These grounds are set forth in our previous opinion but our reasoning was not fully explained there
In concluding in our previous opinion that Henry's objection at trial was sufficient, we found that "any further objection to the jury instructions permitting consideration of nonstatutory aggravating factors would have been futile." 661 F.2d at 58. The futility of further objection by Henry was the standard by which procedural defaults could be assessed under Florida law. See Brown v. State, 206 So.2d 377 (Fla.1968). We were not stating that futility would constitute cause for a failure to object at trial under the Sykes cause and prejudice test, thus Isaac does not affect our analysis on that point
Otherwise, federal habeas review would unjustly be denied a prisoner who has no way of proving that the state courts did consider the merits of his claim. This presumption does not unduly infringe upon the comity considerations underlying Sykes and Isaac, for all a state must do to preclude federal examination of an alleged error, contrary to state procedural rules, is to indicate that it has found the claim to be procedurally barred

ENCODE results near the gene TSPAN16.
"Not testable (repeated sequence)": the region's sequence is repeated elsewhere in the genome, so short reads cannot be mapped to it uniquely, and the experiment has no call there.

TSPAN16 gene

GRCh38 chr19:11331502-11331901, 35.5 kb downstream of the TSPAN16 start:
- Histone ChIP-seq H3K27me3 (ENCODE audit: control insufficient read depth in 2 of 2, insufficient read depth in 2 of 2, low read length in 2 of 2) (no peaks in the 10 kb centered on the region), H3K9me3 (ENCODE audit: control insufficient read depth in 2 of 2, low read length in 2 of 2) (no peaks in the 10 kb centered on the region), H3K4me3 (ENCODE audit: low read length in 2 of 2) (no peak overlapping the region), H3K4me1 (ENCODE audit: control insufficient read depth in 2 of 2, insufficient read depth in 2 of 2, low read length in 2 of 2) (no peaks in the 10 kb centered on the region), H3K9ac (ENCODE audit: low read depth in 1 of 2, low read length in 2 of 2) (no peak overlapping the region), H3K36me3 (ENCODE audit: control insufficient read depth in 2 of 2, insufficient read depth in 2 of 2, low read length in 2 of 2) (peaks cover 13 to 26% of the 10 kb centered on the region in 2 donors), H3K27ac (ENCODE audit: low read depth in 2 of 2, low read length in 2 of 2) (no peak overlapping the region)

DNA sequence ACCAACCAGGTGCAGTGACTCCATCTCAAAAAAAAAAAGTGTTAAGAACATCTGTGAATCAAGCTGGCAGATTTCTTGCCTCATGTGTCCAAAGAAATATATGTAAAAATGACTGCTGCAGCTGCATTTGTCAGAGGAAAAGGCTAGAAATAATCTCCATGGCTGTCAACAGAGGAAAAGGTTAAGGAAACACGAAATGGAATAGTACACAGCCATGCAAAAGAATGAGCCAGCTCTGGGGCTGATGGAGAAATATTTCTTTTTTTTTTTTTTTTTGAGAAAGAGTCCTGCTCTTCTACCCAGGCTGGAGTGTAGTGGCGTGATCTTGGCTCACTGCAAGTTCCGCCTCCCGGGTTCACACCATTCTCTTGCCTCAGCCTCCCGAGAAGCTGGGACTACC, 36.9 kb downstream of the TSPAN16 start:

The appellant asserts that we have circumvented Sykes and Isaac by finding that, in a completely unrelated case, Florida excused state procedural default. To the contrary, we do not mean to suggest that past excuse of a default in another case allows a federal court to excuse a default in a case where the state courts have not. Instead, we have looked to Florida law to determine what the state courts have done in the case before us. This is a necessary, accepted analysis in habeas cases. See, e.g., County Court v. Allen, 442 U.S. 140, 149-51, 99 S.Ct. 2213, 2220-22, 60 L.Ed.2d 777 (1979).